Effect of the incident angle of a transmitting laser light on the coverage of a NLOS-FSO network

Paa Kwesi Esubonteng, Roberto Rojas-Cessa

Research output: Contribution to journalArticlepeer-review

Abstract

In this paper, we propose a model of the coverage and achievable data rates in No Line-of-Sight Free-Space Optical Communications (NLOS-FSOC) as a function of the angle of incidence. NLOS-FSOC uses diffuse reflected light to establish communication between two or more stations that are with or without line-of-sight to each other. Different from free-space optical communications (FSOC), NLOS-FSOC uses a diffuse reflector (DR) between a transmitter and a receiver so that LOS is not required between them but between the station and the DR. Unlike a mirror, the DR reflects the incident light to all directions but to itself and that reflection broadcast the optical channel to all receivers within LOS. The optical broadcast channel establishes a true optical local area network (OLAN). However, the reflected power and the coverage of an OLAN largely depend on the angle of incidence of transmitted laser beam. Therefore, the planning and building of an OLAN with NLOS-FSOC must consider this angle to optimize coverage, to set range, or to estimate the achievable communication data rates. The proposed model and presented analysis center on an outdoor urban setting where mobile stations, represented by cars, travel through a city street. In such scenario, we estimate the average reflected power at the DR, the received power at different locations of the covered area, and their achievable communication data rates for downlink and uplink communications. With the consideration of mobile stations, we identify different displacement configurations that represent the different traveling paths of a mobile station with respect to a DR configuration on the urban scenario. Our extensive numerical evaluations on the different traveling and location scenarios show the effect that the incidence angle has on the coverage, the achievable data rates on an OLAN, and highlight the pros and cons of each different displacement. These results also show the options for the placement and orientation of the DR and ground optical base stations for an effective and extensive coverage and the signal quality of transmissions made by mobile stations traveling through the covered area in an NLOS-FSOC OLAN.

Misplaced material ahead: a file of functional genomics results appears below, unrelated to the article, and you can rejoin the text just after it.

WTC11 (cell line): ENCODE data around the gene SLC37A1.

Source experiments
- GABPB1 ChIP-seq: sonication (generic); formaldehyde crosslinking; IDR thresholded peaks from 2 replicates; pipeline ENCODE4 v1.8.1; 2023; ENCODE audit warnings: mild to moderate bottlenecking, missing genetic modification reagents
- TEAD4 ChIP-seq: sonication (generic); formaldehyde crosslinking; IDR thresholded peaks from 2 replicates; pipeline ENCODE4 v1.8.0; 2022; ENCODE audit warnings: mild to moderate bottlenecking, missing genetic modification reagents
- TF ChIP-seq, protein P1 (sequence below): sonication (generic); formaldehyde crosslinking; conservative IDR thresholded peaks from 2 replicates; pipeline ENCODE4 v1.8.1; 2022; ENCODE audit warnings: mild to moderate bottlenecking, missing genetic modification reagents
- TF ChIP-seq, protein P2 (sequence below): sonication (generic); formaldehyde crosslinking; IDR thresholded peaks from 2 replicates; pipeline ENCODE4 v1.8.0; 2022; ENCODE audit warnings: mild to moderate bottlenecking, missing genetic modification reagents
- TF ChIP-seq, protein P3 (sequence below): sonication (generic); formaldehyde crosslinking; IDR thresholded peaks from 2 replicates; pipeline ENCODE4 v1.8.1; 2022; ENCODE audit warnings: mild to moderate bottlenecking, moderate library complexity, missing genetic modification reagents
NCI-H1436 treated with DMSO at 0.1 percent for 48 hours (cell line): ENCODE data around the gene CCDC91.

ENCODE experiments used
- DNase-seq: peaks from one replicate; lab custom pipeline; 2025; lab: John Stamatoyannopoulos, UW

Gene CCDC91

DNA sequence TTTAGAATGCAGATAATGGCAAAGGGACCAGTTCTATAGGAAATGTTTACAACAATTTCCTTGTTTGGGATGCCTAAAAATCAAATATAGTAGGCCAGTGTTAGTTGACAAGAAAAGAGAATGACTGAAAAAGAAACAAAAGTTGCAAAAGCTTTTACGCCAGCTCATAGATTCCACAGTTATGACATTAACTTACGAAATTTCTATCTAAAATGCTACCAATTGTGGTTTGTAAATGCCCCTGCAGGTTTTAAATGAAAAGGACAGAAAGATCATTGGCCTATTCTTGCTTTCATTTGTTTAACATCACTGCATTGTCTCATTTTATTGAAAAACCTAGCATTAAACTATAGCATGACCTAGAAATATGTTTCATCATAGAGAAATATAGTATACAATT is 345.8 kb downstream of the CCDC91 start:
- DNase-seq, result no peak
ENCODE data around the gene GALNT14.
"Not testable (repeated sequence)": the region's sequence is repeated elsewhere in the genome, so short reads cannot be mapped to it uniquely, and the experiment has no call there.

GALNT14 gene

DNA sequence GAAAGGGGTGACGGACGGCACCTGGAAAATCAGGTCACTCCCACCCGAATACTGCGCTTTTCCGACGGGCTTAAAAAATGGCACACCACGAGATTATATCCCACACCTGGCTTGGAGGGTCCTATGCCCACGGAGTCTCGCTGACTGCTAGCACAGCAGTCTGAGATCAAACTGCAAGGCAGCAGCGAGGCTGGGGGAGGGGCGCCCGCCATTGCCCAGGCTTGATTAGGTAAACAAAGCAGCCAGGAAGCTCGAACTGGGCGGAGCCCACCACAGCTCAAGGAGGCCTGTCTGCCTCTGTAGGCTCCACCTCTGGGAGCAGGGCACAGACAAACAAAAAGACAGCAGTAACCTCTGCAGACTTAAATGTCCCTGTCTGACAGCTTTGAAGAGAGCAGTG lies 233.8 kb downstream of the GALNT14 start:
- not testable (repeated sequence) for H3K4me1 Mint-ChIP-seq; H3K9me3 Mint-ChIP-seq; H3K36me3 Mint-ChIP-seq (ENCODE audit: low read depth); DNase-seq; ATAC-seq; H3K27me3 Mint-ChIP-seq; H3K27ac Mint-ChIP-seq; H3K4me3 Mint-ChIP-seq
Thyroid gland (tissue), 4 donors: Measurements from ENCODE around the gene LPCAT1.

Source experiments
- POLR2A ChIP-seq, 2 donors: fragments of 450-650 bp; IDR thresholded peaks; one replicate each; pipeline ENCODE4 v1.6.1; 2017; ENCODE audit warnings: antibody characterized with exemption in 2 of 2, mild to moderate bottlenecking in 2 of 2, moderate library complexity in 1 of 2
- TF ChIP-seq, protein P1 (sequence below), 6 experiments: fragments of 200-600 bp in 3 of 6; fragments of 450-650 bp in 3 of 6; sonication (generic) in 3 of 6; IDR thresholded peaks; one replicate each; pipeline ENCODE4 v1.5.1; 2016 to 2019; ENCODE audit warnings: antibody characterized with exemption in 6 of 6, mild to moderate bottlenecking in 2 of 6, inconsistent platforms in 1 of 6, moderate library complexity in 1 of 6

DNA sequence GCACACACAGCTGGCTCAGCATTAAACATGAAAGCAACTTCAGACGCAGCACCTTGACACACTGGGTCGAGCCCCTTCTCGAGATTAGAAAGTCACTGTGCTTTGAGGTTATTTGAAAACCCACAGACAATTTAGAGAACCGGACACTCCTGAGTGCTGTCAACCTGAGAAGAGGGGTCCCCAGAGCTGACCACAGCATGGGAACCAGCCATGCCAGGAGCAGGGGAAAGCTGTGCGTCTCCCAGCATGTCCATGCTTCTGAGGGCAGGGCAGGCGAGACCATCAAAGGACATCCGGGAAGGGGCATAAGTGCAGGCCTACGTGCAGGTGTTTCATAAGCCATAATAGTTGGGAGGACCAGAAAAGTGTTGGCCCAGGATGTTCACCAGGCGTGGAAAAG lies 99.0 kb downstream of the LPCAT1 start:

Original languageEnglish (US)
Article number109504
JournalComputer Networks
Volume220
DOIs
StatePublished - Jan 2023

All Science Journal Classification (ASJC) codes

  • Computer Networks and Communications

Keywords

  • Diffuse reflection
  • DR displacement
  • Free-space optical communications
  • Lambertian diffusion
  • Nondirect optical communications
  • Optical wireless communications

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